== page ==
“The Secret History meets Jennifer’s Body. This brilliant, sharp, weird book skewers the heightened rhetoric of obsessive female friendship in a way I don’t think I've ever seen before. I loved it and I couldn’t put it down.” - Kristen Roupenian, author of You Know You Want This: "Cat Person" and Other Stories
The Vegetarian meets Heathers in this darkly funny, seductively strange novel about a lonely graduate student drawn into a clique of rich girls who seem to move and speak as one.
"We were just these innocent girls in the night trying to make something beautiful. We nearly died. We very nearly did, didn't we?"
Samantha Heather Mackey couldn't be more different from the other members of her master's program at New England's elite Warren University. A self-conscious scholarship student who prefers the company of her imagination to that of most people, she is utterly repelled by the rest of her fiction writing cohort--a clique of unbearably twee rich girls who call each other "Bunny," and are often found entangled in a group hug so tight it seems their bodies might become permanently fused.
But everything changes when Samantha receives an invitation to the Bunnies' exclusive monthly "Smut Salon," and finds herself drawn as if by magic to their front door--ditching her only friend, Ava, an audacious art school dropout, in the process. As Samantha plunges deeper and deeper into Bunny world, and starts to take part in the off-campus "Workshop" where they devise their monstrous creations, the edges of reality begin to blur, and her friendships with Ava and the Bunnies are brought into deadly collision.
A spellbinding, down-the-rabbit-hole tale about loneliness and belonging, creativity and agency, and female friendship and desire, Bunny is the dazzlingly original second book from an author with tremendous "insight into the often-baffling complexities of being a woman" (The Atlantic).
APPLE BOOKS REVIEW
Call your besties: You’ll want to read this novel together and discuss. Mona Awad’s dark, twisted, and funny book revolves around a terrifying clique of hyperintelligent graduate students known as the Bunnies who take flattery and codependence to the next level. The story is told through the eyes of Samantha, a recent inductee to the group who has given the other members nicknames like Cupcake and Creepy Doll. Samantha’s initial wariness makes her growing yearning for approval from the Bunnies that much more unnerving. Bunny invokes the best movies about messy friendships (think Heathers), with a dash of Alice in Wonderland and horror thrown in. It’s cryptically feminist and just plain brilliant.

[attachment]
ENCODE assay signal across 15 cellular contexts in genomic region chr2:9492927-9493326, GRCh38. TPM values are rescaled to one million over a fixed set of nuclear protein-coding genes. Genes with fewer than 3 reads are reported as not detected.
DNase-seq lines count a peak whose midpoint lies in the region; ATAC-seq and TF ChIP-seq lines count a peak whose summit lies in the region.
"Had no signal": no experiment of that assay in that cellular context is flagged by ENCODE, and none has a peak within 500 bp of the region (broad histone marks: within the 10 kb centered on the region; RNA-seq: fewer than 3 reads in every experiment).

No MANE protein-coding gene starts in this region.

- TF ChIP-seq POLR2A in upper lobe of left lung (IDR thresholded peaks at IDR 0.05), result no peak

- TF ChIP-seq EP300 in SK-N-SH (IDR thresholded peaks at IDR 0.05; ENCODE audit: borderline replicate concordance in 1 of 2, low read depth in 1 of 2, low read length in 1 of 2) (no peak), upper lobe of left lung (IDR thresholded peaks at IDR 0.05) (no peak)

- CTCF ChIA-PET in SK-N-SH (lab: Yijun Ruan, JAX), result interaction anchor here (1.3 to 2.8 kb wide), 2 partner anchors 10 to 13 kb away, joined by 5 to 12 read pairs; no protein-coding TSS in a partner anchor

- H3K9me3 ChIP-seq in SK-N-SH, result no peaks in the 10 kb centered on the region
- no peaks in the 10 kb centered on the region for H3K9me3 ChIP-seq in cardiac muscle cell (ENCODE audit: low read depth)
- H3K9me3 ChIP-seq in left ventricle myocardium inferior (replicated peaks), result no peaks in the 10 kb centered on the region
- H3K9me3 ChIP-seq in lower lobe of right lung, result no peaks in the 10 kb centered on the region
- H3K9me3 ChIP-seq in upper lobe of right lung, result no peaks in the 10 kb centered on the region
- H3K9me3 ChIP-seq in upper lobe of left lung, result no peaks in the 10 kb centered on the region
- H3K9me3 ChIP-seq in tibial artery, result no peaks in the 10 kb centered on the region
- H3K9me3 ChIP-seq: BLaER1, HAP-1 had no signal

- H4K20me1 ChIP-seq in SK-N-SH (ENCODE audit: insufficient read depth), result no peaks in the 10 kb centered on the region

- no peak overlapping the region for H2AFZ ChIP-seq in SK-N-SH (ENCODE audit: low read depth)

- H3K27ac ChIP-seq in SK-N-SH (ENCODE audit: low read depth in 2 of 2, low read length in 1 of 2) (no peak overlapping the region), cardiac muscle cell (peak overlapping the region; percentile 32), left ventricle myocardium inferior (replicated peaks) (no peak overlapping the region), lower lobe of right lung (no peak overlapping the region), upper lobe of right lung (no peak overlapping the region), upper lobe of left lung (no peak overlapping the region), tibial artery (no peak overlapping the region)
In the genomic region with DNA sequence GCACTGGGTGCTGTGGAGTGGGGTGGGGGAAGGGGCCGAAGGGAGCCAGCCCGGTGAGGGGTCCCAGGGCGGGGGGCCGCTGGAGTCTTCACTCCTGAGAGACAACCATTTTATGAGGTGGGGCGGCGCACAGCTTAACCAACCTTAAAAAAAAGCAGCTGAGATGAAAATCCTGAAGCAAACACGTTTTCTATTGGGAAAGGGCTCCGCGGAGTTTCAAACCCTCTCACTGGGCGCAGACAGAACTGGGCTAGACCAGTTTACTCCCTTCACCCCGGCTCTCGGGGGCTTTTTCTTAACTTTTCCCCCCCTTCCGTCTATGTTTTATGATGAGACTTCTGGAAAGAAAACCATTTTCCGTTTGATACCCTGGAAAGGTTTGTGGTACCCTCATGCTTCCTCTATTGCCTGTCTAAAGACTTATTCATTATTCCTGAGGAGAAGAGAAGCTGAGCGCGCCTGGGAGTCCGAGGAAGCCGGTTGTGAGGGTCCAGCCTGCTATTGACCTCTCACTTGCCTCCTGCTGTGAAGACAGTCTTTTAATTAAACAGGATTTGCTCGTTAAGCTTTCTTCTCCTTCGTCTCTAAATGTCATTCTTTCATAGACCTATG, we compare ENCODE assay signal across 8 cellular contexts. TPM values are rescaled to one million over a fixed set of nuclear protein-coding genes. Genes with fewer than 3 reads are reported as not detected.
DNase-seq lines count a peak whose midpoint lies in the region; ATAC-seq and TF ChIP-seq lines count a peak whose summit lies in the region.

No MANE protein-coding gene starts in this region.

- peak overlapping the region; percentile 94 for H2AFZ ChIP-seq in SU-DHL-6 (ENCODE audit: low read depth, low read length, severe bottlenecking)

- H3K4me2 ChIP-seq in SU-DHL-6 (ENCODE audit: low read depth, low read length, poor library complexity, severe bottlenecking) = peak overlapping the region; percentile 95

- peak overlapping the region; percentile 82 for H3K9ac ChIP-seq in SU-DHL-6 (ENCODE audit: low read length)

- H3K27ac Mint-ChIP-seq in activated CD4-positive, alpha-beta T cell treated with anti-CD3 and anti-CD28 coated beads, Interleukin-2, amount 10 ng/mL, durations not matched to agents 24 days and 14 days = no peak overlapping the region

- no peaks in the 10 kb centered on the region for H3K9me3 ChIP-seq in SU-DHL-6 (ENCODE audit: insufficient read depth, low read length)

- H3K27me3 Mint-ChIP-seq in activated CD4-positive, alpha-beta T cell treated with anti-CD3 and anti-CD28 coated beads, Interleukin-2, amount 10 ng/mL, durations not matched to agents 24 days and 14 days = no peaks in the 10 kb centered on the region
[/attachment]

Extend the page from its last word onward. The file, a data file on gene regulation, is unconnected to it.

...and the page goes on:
Awad's outstanding novel follows the highly addictive, darkly comedic tale of sardonic Samantha Mackey, a fiction MFA student at a top-tier New England school. There, four of her fellow writers are a ghoulish clique of women who cryptically refer to each other as "Bunny." To outsiders, the Bunnies come across as insipid with their colorful, patterned dresses and perfect hair. Samantha feels more grounded after her first year and after meeting Ava, who becomes her only friend, over the summer break. Samantha dreads the Bunnies' return upon learning the four of them are the only other participants in her writing workshop; once in class, they dismiss her work while praising their own. The trajectory of Samantha's life alters after she receives an unexpected invitation from the Bunnies to join them. Samantha's desire for acceptance leads her down a dangerous path into the Bunnies' rabbit hole, which begins with them drinking weird concoctions and reading erotic poetry together in sessions they call the "Smut Salon." Soon, though, Samantha begins to believe in the Bunnies' views, becomes unreliable as a narrator, and willingly participates in their increasingly twisted games. Awad (13 Ways of Looking at a Fat Girl) will have readers racing to find out how it all ends and they won't be disappointed once the story reaches its wild finale. This is an enchanting and stunningly bizarre novel. \n
Weird story, not sure what to make of it